Ge’ez itself, which is Old Tigrinya, is no longer spoken by any of the dozens of ethnic groups that comprise Ethiopia. Tigrinya in its modern dialects, though, is the most widely spoken language in northern Ethiopia and Eritrea.
Since Ge’ez is not a living language, very few people, aside from the aqhshti and bahtawi (as well as the clergy of the Ethiopian Church), understand it. This accounts for the near-exclusive focus of academic scholars on ethnography and sociology in their study of Ethiopian Jews, and their relative neglect of Ethiopian literature. The great scholars of this field have been solitary luminaries, such as the 19th-century German scholar August Dillmann (1823-94), a devout Christian who did not intentionally train his gaze on Ethiopian Jewry but published literary studies and editions of classical Ge’ez literature. He even composed a grammar of Ge’ez and a Latin lexicon of the language. Yosef Halévy (1827-1917) was the first serious scholar of Ethiopian Jewry in the modern period, and he published and even partly translated Jewish scripture written in Ge’ez. Another prominent, more recent scholar of Ethiopian literature was Wolf Leslau (1906-2006). He translated some of it into English and, like Dillmann, had an impressive command of Ge’ez, to the extent that he even published an English-Ge’ez dictionary.
Until quite recently, the entire religious literature of Ethiopian Jewry was written in manuscript codices. In Ethiopia, the familiar Torah scroll therefore took the form of a book. The parchment was prepared from kosher ruminants, and the ink used was typically black. A Torah in my family’s possession for generations has a few rubricated lines opening each book of scripture, and chapter numbers are also marked with red ink. In most cases the codices are kept in bespoke leather cases.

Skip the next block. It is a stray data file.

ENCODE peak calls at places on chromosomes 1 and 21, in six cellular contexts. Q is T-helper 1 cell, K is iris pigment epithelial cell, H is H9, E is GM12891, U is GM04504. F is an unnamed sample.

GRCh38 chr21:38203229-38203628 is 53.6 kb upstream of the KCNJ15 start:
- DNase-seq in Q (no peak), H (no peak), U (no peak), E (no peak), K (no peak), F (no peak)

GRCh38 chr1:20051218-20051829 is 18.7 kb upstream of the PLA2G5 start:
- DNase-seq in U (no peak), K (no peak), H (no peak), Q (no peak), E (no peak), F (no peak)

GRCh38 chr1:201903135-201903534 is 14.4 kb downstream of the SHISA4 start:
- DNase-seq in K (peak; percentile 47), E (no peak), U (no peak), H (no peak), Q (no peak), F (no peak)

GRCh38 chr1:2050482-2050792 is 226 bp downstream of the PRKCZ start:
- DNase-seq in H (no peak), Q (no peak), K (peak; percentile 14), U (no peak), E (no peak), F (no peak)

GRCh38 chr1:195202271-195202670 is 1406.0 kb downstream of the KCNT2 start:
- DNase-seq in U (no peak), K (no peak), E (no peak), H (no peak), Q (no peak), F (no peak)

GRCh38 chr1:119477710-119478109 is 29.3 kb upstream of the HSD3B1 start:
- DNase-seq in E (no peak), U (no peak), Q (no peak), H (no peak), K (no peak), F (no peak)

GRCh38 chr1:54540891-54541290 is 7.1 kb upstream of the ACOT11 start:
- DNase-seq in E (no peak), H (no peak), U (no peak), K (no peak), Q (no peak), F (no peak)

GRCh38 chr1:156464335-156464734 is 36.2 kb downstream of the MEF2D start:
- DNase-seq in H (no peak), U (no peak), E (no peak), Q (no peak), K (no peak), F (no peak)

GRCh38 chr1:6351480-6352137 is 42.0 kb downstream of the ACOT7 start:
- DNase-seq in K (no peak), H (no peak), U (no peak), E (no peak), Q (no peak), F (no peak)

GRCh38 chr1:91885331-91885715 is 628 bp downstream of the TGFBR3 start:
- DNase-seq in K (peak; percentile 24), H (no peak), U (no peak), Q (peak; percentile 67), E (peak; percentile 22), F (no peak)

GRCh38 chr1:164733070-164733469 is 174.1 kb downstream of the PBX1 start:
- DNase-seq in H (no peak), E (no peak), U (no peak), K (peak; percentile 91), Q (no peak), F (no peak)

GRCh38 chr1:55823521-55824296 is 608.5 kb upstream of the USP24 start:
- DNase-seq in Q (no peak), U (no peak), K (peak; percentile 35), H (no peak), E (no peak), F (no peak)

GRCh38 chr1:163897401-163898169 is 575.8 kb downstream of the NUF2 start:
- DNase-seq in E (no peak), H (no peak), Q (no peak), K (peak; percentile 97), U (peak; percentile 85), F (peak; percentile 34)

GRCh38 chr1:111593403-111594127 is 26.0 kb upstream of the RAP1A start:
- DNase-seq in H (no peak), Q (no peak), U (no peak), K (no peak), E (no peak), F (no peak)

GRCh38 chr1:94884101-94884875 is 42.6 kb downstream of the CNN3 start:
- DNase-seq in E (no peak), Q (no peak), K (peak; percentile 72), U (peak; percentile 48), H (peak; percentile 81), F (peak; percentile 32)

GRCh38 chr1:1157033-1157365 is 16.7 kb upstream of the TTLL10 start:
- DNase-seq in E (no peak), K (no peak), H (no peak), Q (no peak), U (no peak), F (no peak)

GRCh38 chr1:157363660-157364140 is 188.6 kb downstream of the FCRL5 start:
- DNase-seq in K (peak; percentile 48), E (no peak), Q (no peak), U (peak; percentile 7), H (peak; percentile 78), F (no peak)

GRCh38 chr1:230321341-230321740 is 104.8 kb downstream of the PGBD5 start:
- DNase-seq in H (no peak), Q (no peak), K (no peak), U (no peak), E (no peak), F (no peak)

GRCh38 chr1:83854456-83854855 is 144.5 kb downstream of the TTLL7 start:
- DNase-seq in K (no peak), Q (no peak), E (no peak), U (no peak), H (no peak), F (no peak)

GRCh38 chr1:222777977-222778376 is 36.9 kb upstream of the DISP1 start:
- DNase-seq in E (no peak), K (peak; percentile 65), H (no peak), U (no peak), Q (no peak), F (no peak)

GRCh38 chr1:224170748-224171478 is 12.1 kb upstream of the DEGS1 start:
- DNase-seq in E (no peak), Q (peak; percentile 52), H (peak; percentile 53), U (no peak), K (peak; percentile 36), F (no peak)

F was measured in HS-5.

Now onto the texts themselves.
The holiest text for the Beta Israel is also the foundational book of Judaism writ large: the Torah. It is called the Orit, reminiscent of the Aramaic word for the Torah, Orayta. However, instead of the “canonical” Pentateuch that consists of five books, Ethiopian Jewry has an Octateuch: the five books of Moses plus Joshua, Judges, and Ruth. The inclusion of Ruth reflects the decision to place it in the same period as Judges, corresponding to its opening line: “In the days when the judges judged” (Ruth 1:1). This diverges from the traditional Jewish grouping of Ruth with the other four “scrolls” (megillot): Song of Songs, Lamentations, Ecclesiastes, and Esther.
Unlike the Pentateuch, the Orit was not read in public on a weekly basis. The aqhshti would read passages to the community on the Sabbath and holidays, which were timely or intended to strengthen specific observances. Still, the average Jew knew the text of the Orit well.
Interestingly, other books, some not even included in the rabbinic Tanakh, fared even better. The Dawit, the name for Psalms based on the traditional attribution to King David, was probably the best-known book among Ethiopian Jews. The entire book was typically recited in memory of the deceased, and religious education (for those who took that path) began with its study. The bulk of prayers recited by Ethiopian Jewry are from the Dawit.